On his upcoming trip to Asia, President Bush will chat with Japan's new prime minister and stoke his friendship with Russian President Vladimir Putin. He'll discuss terrorism, bird flu, trade and other issues with leaders of Vietnam and Indonesia.
Bush leaves on the eight-day trip on Tuesday. As a gesture of friendship to Russia, Air Force One will make a stop in Moscow on its way to southeast Asia, where Bush is attending the Asia-Pacific Economic Cooperation Forum in Hanoi.
"Southeast Asia is a region with an active al-Qaida-linked terrorist presence that we are working with partners to defeat," Bush's national security adviser, Stephen Hadley, said Thursday. "It is a region where serious transnational health challenges exist, including avian flu, and the U.S. is cooperating with regional nations to control these threats."
A Region of change and uncertainty
It will be the president's second trip to Singapore and Indonesia and his first trip to Vietnam.
"It is a region of dynamic and transforming economies, ranging from the financial and high-tech hub of Singapore to the reforming and literally booming Vietnam," Hadley said during a White House briefing on the trip. "But it is also a region that is experiencing change and uncertainty in some sense as a result of the changing power dynamics within Asia."
Bush will meet with Vietnamese Prime Minister Nguyen Tan Dung and President Nguyen Minh Triet, an economic reformer who has pushed for his country's membership in the World Trade Organization.
The communist nation had hoped to join the trade body before the APEC forum, but it is unlikely that it will be able to join before December. The House could take up the Vietnam bill as early as Monday, before Bush leaves on the trip. The measure probably will pass, although some senators have held it up because of concerns about human rights violations.
Relations between Vietnam and the United States have steadily improved since the normalization of ties in 1995, with two-way trade reaching nearly $8 billion last year. Former Vietnamese Prime Minister Phan Van Khai visited the White House in June 2005. He is the highest-ranking official from Vietnam to visit the United States since the end of the Vietnam War.
The Iraq factor
Hadley acknowledged that the trip to Hanoi would prompt comparisons between the wars in Vietnam and Iraq. On Nov. 18, the president will visit the joint POW-MIA Accounting Command, where he will be briefed on efforts to ensure the accounting of all missing service members from the Vietnam war.
The conflicts differ, he said, because U.S. troops and public support for the war in Iraq is much higher than it was during the Vietnam War. And while there are fears of terrorism today, back then, talk about withdrawing troops from Vietnam prompted concern that nations would fall one after the other.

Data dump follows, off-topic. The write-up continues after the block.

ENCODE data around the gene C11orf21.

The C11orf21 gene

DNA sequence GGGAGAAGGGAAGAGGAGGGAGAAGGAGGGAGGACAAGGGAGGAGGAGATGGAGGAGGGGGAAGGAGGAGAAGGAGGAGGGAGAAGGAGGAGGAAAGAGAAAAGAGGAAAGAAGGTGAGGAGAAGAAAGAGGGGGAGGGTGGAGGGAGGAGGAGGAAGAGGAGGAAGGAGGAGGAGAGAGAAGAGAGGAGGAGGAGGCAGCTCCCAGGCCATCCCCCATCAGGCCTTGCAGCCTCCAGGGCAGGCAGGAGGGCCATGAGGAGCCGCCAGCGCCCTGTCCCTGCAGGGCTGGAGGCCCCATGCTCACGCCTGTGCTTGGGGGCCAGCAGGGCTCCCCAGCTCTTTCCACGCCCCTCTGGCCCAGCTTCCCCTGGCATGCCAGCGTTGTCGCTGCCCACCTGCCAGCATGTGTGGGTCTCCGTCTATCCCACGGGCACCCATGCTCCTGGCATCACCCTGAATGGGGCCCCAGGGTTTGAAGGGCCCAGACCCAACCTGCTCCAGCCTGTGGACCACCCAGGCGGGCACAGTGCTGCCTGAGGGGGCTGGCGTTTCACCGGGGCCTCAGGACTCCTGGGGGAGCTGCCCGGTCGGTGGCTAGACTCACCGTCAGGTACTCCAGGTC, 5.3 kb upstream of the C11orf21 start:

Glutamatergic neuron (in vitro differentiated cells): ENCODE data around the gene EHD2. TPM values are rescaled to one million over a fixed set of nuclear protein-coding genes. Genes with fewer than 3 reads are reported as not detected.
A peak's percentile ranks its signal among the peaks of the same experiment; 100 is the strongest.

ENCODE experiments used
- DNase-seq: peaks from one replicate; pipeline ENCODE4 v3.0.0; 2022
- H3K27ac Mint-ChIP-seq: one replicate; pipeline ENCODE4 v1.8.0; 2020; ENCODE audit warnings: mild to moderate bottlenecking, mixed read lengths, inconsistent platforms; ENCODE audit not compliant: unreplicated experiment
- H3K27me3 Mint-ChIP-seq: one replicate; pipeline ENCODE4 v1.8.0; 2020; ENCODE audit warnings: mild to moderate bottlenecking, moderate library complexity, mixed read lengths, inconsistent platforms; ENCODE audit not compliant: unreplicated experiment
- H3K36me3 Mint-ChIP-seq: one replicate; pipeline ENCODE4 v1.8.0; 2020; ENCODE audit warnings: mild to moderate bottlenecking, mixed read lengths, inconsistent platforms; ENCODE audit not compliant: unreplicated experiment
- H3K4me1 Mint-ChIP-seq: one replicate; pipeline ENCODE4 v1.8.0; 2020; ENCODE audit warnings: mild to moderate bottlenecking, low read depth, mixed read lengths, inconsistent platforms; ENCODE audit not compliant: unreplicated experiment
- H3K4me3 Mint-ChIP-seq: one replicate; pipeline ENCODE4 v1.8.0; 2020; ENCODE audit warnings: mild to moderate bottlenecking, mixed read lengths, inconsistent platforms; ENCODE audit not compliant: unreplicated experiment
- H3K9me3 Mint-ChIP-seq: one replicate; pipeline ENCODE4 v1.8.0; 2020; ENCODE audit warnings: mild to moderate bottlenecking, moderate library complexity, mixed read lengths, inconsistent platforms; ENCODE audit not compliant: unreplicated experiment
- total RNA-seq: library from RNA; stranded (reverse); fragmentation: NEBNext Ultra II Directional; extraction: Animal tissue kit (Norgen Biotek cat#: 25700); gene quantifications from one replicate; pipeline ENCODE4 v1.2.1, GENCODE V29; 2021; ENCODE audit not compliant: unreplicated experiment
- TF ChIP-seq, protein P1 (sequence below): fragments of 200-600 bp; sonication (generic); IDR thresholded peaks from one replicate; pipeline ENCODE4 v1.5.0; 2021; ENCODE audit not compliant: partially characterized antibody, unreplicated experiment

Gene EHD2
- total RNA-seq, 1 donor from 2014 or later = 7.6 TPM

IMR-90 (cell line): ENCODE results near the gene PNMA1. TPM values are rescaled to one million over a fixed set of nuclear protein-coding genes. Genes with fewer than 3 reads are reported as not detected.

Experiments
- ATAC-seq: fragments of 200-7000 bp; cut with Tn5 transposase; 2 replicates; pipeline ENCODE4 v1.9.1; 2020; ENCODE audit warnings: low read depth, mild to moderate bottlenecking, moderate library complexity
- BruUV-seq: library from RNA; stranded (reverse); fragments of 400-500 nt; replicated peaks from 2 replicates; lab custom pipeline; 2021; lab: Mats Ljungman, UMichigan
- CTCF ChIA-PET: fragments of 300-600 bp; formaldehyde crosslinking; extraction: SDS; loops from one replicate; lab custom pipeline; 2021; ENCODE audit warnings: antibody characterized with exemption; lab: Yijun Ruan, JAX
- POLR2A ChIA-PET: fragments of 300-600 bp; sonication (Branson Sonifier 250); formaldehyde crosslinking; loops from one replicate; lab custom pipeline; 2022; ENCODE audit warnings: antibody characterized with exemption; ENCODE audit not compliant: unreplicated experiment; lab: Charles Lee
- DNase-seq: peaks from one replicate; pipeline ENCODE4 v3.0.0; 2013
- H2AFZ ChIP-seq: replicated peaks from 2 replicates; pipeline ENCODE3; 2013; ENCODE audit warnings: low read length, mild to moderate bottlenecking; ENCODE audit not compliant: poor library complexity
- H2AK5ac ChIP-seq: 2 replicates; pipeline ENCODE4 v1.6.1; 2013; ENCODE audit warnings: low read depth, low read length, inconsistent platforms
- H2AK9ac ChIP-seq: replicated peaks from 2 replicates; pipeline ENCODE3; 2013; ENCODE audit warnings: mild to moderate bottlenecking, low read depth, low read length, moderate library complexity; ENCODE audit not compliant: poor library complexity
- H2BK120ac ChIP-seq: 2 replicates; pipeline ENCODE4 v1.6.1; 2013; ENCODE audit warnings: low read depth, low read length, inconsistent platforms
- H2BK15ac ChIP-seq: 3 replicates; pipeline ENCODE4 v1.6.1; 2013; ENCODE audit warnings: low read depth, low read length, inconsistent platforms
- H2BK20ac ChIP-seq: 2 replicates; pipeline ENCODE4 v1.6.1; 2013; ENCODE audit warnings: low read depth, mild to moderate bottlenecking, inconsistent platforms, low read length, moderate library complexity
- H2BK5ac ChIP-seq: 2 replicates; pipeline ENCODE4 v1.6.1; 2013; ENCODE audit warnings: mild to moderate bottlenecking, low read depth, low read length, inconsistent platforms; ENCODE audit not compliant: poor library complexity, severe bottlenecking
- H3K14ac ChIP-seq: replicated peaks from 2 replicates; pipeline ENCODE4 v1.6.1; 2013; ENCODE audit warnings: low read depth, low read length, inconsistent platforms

"There were discussions about dominoes, some which fell, some which didn't fall," Hadley said. "But nobody, I think, felt that it would result in a clear and present danger to the territory of the United States."
A Moscow sidetrip
President Bush added a visit to Moscow on his way to the Summit - a chance for him and Russian President Vladimir Putin to try to improve frayed ties.
The Moscow stop was initially planned for a refueling of Air Force One but White House national security adviser Stephen Hadley said Putin invited Bush and his wife for a social visit during the stop.
Bush and Putin will also hold a meeting on the sidelines of the summit.
Washington is seeking Russia's backing for a tougher line against both Iran and North Korea on their nuclear weapons programs. Meanwhile, Russia wants U.S. support for its bid to join the World Trade Organization.
Bush and Putin were once close but their relationship has become strained over U.S. criticisms of Russia's crackdown on democratic freedoms and Russian opposition to the Iraq war and what it sees as an overly aggressive U.S. foreign policy.
For instance, in a veiled criticism of the United States and its allies, Putin was quoted Wednesday as saying he was concerned that some states were taking "one-sided illegitimate action" that undermines global stability.
After his brief stopover in Moscow, Bush is traveling to Singapore to meet Prime Minister Lee Hsien Loong and President S.R. Nathan. Bush will give a speech to National University of Singapore to highlight U.S.-Asia relations and discuss ways to work together to battle poverty, disease, terrorism and energy security.
During his trip, Bush also will meet with: Australian Prime Minister John Howard, President Susilo Bambang Yudhoyono of Indonesia, South Korean President Roh Moo-hyun and Prime Minister Shinzo Abe of Japan.
On his way back to Washington, Bush is stopping in Honolulu to have breakfast with U.S. troops and attend a briefing by the commander of the U.S. Pacific Command.